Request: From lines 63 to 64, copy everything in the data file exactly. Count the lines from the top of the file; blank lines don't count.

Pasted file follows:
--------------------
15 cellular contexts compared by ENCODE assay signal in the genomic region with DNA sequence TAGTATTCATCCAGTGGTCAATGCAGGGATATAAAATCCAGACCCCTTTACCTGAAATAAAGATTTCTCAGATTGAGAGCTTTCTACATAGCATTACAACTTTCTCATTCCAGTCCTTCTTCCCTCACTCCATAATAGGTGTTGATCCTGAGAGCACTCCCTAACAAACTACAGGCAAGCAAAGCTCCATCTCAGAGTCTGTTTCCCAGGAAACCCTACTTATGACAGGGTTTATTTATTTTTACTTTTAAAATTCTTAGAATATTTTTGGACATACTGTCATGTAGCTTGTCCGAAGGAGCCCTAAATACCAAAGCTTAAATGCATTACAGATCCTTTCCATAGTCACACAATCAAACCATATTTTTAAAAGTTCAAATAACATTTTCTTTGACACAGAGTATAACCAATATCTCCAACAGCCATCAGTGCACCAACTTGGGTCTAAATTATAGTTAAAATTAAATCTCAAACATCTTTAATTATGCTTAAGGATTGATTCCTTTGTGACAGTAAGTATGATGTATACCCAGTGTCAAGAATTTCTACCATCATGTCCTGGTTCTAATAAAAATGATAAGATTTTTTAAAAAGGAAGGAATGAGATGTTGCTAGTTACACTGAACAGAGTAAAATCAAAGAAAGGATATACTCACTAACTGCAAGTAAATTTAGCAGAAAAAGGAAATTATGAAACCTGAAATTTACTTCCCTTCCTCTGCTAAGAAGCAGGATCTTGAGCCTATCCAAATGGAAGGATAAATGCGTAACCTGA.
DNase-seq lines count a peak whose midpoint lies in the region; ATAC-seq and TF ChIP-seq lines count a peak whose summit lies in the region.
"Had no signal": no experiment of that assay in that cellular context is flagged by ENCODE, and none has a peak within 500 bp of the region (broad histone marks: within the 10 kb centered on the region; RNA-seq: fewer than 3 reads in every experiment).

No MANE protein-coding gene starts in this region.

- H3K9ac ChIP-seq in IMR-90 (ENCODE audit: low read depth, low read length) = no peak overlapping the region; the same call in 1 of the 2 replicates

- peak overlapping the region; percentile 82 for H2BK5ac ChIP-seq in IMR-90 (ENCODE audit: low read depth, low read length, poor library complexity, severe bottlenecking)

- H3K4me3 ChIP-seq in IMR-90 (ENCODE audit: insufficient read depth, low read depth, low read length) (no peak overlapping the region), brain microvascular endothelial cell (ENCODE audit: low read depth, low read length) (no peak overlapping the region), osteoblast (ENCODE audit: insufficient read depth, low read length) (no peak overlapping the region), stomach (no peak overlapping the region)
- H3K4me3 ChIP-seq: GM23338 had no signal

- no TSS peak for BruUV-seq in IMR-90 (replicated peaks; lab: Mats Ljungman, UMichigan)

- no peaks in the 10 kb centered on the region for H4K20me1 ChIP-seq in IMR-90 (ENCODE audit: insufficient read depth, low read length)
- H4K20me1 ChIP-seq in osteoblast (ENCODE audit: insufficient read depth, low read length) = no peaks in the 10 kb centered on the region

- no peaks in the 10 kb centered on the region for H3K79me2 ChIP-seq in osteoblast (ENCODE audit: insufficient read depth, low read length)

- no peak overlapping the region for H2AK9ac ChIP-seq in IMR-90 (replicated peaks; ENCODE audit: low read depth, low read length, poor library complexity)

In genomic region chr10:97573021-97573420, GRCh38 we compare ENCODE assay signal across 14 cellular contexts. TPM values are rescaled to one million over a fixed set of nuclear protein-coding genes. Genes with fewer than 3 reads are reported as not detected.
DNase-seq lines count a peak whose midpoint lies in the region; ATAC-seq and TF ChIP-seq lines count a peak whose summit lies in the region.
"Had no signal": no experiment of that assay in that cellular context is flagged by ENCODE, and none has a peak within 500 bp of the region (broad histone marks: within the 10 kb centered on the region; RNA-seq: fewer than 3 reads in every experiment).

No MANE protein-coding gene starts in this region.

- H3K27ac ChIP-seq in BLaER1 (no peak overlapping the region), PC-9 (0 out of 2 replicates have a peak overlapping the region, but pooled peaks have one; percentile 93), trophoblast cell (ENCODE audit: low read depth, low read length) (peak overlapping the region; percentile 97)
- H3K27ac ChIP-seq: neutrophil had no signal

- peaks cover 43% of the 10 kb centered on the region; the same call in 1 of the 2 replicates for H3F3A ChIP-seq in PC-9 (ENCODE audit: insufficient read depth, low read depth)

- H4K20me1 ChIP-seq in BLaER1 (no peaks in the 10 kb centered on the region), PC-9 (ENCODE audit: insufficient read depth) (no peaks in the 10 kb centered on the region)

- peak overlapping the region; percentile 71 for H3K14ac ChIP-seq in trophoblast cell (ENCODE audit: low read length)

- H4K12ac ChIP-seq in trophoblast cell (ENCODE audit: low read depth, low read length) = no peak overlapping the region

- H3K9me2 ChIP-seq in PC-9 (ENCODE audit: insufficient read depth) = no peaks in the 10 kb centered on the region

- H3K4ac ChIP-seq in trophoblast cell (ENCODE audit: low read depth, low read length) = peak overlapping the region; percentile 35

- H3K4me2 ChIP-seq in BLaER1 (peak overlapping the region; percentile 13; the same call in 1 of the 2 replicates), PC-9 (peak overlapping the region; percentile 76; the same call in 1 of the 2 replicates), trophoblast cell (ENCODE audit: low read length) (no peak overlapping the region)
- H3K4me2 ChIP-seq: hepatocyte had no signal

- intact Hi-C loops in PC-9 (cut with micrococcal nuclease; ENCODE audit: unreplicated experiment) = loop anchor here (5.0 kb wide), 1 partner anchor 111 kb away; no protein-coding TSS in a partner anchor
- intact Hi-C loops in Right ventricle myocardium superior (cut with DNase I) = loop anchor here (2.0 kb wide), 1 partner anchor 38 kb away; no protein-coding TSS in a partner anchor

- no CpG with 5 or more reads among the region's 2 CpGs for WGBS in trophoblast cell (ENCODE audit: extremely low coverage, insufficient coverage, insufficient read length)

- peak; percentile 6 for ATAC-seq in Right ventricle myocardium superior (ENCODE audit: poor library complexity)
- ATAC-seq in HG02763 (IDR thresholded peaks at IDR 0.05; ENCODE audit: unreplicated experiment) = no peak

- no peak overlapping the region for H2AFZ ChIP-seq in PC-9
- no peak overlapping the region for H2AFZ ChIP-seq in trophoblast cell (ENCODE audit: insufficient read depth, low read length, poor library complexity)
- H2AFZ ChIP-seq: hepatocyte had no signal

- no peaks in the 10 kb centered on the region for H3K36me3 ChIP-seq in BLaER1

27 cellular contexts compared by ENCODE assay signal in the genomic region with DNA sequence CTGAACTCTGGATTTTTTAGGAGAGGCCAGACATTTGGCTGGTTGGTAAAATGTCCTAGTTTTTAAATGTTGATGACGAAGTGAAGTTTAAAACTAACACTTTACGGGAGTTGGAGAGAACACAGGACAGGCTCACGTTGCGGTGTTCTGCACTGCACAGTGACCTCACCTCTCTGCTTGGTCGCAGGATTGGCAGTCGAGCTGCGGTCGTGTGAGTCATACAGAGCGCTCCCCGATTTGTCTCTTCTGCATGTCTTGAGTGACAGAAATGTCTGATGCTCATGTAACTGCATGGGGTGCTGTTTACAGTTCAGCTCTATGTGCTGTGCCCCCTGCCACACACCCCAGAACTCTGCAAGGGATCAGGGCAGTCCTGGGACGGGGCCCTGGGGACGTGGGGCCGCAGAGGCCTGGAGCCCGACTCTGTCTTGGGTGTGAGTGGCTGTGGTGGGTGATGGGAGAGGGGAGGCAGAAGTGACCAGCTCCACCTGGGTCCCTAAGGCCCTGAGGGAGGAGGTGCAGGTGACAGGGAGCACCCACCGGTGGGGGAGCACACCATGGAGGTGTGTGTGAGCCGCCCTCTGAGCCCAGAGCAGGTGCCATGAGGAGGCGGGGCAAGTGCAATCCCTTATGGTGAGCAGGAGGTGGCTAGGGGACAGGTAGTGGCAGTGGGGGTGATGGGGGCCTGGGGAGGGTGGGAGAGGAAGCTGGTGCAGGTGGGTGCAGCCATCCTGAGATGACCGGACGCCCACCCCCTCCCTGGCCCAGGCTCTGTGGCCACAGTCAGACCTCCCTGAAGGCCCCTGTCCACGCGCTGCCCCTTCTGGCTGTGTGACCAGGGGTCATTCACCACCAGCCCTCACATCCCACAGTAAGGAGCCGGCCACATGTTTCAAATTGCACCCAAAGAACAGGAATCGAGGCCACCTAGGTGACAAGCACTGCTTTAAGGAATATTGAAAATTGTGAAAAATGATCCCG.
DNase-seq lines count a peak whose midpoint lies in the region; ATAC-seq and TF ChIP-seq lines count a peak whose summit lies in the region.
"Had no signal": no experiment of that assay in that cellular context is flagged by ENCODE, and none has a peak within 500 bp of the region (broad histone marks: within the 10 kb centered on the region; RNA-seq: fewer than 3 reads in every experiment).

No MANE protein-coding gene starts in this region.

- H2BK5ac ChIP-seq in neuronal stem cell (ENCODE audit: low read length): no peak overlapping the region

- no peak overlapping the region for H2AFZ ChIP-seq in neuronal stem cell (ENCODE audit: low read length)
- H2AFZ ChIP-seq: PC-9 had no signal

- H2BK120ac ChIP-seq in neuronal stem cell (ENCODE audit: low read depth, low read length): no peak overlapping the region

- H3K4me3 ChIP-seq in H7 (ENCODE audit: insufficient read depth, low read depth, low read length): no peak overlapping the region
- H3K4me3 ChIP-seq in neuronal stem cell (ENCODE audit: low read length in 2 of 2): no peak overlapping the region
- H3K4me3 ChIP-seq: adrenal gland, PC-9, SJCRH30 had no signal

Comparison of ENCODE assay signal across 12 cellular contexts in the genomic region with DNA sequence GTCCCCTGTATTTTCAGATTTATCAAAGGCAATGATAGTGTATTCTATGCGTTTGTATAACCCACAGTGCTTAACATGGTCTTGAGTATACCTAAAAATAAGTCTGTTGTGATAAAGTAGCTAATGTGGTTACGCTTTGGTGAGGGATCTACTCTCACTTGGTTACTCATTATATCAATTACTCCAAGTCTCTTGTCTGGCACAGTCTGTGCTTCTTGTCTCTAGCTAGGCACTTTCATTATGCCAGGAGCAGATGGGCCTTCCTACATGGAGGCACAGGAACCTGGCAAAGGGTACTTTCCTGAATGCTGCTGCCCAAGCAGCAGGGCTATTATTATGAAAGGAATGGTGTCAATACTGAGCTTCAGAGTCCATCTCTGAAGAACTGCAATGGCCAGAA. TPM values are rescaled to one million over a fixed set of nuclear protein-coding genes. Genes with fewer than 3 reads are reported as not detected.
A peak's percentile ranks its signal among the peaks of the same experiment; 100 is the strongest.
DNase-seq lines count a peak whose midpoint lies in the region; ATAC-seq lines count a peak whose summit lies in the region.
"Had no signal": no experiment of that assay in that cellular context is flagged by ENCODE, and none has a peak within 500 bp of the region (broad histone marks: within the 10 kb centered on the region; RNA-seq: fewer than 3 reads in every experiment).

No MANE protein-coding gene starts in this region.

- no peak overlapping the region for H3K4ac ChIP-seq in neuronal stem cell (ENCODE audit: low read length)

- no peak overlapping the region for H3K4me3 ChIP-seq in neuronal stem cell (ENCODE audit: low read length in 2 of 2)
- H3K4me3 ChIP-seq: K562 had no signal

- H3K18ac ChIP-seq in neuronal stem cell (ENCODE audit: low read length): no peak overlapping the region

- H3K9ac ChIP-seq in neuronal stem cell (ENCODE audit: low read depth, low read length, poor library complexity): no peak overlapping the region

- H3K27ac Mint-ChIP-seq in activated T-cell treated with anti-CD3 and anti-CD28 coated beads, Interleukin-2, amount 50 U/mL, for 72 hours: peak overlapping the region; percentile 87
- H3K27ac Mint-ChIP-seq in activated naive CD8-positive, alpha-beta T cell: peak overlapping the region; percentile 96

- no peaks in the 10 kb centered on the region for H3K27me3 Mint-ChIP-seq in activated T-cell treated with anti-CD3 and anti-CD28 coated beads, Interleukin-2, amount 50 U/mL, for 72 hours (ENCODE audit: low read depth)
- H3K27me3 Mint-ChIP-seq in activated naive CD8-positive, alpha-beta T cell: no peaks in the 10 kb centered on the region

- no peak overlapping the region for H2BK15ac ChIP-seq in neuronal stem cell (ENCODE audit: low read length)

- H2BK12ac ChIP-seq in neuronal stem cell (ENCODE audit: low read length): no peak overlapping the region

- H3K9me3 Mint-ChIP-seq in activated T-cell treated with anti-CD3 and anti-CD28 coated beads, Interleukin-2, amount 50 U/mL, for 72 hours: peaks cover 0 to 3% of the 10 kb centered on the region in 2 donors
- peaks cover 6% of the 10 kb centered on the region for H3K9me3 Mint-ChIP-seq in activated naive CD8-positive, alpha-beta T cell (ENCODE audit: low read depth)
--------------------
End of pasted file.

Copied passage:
- H2BK12ac ChIP-seq in neuronal stem cell (ENCODE audit: low read length): no peak overlapping the region

- H3K9me3 Mint-ChIP-seq in activated T-cell treated with anti-CD3 and anti-CD28 coated beads, Interleukin-2, amount 50 U/mL, for 72 hours: peaks cover 0 to 3% of the 10 kb centered on the region in 2 donors